September 9, 2003  
Volume 97, Issue 6  

Front Page >> Editorial & Opinions > Campus Rec helps wallet weight loss

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EDITORIAL & OPINIONS

Campus Rec helps wallet weight loss

If you're one of the few students who stick to a regular work-out regime, or if you just frequent the revamped Tim Hortons in the basement of the University Community Centre, you've probably noticed Campus Rec's new addition of magical machines to help your figure.

Most would assume that over forty extra exercise machines would be great for the student population; however, not everything concerning the addition is so shiny and new.

Students already have to wake up even earlier than their morning classes to ensure they sign up for the quickly taken time-slots. If at one point during the day you did possess ample energy with which to work out, it would surely be gone by the time you actually get a turn. Between classes and a social life, students don't have time to wait to exercise.

Although your student fees already include access to Campus Rec, if you want to use the new facilities, it's going to cost you. For $100 a year, or $20 a month, you can be a part of this elite group. But is it really worth it when neighbouring gyms such as The Athletic Club and Good Life charge approximately $35 and $11 per month, respectively. If students are paying to use the gym, then shouldn't it at least be a full gym? Costs like these will only detract students from using campus facilities and since they're paying extra, cause them to seek out memberships at real gyms.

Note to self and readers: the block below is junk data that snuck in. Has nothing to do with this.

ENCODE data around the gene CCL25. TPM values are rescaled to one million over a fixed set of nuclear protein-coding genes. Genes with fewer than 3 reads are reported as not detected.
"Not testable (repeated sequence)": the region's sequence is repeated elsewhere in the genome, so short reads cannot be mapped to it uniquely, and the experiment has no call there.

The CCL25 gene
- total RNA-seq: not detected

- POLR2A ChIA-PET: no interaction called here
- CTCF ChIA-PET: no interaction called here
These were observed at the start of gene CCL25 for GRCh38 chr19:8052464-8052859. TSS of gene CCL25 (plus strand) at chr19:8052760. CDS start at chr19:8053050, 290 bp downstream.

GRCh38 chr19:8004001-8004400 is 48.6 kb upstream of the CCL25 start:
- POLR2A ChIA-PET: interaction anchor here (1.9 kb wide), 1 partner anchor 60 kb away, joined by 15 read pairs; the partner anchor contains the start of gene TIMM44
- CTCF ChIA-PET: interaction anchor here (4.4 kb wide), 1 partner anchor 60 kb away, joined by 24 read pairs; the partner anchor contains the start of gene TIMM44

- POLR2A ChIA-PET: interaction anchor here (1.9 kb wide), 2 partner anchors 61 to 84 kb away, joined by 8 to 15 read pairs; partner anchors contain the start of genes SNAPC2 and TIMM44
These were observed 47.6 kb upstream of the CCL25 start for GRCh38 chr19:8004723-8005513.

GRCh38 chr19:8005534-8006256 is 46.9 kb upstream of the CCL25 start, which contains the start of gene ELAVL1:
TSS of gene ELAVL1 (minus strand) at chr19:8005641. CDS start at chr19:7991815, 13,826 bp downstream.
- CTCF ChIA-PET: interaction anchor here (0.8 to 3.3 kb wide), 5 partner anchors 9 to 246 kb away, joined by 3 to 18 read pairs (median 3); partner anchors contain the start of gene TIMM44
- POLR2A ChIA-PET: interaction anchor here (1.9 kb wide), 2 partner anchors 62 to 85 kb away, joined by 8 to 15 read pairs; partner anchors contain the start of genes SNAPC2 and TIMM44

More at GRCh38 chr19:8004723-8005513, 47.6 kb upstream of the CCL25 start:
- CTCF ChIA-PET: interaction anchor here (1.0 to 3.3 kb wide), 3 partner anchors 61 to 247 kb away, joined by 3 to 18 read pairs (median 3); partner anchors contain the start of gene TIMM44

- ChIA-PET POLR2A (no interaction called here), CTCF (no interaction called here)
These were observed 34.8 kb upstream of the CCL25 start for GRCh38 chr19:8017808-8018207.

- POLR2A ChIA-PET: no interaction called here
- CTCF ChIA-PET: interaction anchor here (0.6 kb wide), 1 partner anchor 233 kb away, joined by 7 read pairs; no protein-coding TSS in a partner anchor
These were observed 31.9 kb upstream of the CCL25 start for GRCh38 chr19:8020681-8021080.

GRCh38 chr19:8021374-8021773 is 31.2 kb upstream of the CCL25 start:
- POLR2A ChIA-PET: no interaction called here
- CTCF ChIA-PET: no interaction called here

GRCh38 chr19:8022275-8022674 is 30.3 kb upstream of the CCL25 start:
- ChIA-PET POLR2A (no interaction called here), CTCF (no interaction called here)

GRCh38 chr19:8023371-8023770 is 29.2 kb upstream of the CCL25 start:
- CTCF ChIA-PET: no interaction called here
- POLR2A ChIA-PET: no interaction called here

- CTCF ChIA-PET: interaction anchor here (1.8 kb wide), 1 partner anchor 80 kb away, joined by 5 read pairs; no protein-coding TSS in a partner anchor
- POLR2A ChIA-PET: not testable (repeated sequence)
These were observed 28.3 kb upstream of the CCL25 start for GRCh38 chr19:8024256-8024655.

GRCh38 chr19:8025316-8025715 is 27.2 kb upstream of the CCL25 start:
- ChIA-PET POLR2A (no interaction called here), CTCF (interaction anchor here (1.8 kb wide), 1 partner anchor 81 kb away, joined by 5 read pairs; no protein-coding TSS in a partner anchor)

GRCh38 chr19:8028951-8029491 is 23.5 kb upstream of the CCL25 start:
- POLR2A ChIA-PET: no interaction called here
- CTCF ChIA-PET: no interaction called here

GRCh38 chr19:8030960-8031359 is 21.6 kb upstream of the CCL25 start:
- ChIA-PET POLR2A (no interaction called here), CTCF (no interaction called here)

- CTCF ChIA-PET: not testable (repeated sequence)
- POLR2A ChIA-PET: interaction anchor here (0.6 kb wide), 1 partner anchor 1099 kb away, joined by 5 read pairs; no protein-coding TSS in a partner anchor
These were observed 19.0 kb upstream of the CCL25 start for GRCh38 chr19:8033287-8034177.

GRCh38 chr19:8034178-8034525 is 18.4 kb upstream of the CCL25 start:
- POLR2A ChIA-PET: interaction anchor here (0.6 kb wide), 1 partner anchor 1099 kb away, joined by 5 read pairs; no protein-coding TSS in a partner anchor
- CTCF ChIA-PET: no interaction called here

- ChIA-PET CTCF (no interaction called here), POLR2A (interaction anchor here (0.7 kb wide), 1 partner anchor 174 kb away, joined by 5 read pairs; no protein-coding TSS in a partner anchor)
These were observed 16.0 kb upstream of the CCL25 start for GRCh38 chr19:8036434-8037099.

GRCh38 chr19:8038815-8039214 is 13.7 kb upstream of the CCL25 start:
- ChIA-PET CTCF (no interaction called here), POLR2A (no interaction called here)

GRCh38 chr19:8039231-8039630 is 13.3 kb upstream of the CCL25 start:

Spending extra money doesn't guarantee limitless access, since the new facilities have been capped at a mere 3,000 people. So the issue of too many students and not enough machines remains unsolved. The new room would be great if students didn't have to pay twice. But what kind of division are we creating? It's comparable to public and private health care; if you can afford to pay more for Campus Rec, you'll get the perks associated with the new facilities.

And what about students who simply don't want to work out? Why is it students can opt out of their health plans, but not Campus Rec? Clearly, 30,000 people don't use the facilities therefore. Since merely a small percentage of students actually exercise on a regular basis, thousands of students are at a disadvantage.

The athletic area is quite the sight though; they have one of the loveliest window displays in UCC. For those of you who are exhibitionists, you'll enjoy working out in front of a constant crowd of passersby; however, self-conscious students will likely shy away from being part of the display. Working out is hard enough, let alone in front of a crowd. It's uncomfortable; people walking by have a perfect view of your ass.

Maybe the university could provide us with something great without charging us for it. Plus, not only is the university making money off the Campus Rec facilities, Tim Hortons is surely going to increase sales. Since Timmy's is located conveniently across from the gym, when you're done, you can have a donut.

 

 

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